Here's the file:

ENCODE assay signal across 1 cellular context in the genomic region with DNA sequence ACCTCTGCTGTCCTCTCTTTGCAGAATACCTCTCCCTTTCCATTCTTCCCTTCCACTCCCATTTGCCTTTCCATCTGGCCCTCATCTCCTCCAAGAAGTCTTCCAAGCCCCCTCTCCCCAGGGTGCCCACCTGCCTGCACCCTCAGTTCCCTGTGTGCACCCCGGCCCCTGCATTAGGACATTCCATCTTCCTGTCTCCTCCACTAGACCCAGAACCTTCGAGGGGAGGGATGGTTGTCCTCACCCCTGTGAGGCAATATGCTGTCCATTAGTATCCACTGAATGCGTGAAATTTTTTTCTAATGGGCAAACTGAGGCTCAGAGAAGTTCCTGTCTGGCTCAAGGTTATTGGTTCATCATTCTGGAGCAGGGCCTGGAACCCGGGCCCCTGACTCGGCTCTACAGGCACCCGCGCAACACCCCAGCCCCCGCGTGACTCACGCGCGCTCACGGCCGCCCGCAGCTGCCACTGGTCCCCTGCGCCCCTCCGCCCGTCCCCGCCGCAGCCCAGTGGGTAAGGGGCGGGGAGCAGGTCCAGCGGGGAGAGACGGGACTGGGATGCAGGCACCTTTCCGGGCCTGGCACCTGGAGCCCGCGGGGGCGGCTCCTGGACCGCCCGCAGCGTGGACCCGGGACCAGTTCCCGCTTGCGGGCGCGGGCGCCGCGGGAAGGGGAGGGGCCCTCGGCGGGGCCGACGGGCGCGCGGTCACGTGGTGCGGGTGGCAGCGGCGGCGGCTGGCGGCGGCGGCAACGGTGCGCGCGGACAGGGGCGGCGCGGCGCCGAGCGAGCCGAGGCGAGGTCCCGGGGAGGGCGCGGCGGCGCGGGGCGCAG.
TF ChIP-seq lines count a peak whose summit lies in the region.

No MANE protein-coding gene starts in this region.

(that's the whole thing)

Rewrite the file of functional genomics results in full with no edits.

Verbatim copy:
ENCODE assay signal across 1 cellular context in the genomic region with DNA sequence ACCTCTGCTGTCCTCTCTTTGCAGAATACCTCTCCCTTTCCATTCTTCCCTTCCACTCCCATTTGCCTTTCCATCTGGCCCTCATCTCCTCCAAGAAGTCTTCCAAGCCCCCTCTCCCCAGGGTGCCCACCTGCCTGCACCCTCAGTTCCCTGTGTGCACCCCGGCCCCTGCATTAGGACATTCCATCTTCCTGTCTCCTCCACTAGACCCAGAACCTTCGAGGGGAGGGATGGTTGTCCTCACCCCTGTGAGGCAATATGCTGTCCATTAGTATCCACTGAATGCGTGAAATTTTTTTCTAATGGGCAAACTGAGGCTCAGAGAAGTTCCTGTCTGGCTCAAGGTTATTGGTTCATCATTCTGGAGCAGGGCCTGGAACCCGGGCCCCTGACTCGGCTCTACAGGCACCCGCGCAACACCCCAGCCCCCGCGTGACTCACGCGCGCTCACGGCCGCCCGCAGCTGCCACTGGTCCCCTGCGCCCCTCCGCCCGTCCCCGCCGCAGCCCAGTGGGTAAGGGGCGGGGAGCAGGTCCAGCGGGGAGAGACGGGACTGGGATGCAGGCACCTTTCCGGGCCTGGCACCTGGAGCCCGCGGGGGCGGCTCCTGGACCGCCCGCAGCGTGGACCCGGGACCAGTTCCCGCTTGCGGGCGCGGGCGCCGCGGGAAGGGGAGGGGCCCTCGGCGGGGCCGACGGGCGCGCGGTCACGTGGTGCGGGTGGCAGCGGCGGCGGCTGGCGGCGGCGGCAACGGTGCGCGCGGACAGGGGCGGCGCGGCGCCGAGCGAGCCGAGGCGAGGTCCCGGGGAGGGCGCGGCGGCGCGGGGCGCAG.
TF ChIP-seq lines count a peak whose summit lies in the region.

No MANE protein-coding gene starts in this region.